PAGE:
Taxpayer dollars fund all sorts of strange things, from mysterious drones to vacuum-powered wall-climbers, but one unlikely investment that’s kept paying off for half a century is the Navy’s Floating Instrument Platform. In its research mode, with sensor arms extended over the water, FLIP looks like an alien probe out of the sci-fi stinker Battleship, but in fact it’s a floating research station built back in 1962.
FLIP is 355 feet of weirdness that is towed out to sea lengthwise, then flips on end to float like a giant buoy. With most of its hull below the water, acting as a giant stabilizer, the flip ship is an extraordinarily stable platform for scientific instruments conducting fine measurements above, below, and on the surface. 16 people – five crew and 11 scientists – can cram into the unsubmerged portion for up to a month of at-sea experiments. Owned by the Office of Naval Research and operated by the Scripps Institute of Oceanography in San Diego, FLIP was originally built to research the acoustics of underwater sound, a life-or-death issue for sailors hunting submarines.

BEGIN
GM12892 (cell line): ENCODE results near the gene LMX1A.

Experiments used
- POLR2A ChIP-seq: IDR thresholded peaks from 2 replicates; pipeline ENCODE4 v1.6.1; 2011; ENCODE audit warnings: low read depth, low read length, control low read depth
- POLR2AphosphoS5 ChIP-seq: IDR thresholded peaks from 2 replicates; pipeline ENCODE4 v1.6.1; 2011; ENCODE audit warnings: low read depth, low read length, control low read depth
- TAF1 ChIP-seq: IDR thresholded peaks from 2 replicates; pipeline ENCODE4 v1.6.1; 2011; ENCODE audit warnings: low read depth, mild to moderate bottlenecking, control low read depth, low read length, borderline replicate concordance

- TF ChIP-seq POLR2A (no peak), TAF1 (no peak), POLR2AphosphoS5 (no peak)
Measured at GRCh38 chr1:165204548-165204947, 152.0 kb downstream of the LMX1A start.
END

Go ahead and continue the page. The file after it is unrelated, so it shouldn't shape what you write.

In recent years, FLIP’s been used to study subjects ranging from the weather to the propagation of light across the boundary between air and water, another topic with implications both for civilian research and military sensors. As defense budgets shrink, trust in government ebbs, and sequestration looms, it’s worth remembering that there are some public-private projects that can pay off for both national security and pure science.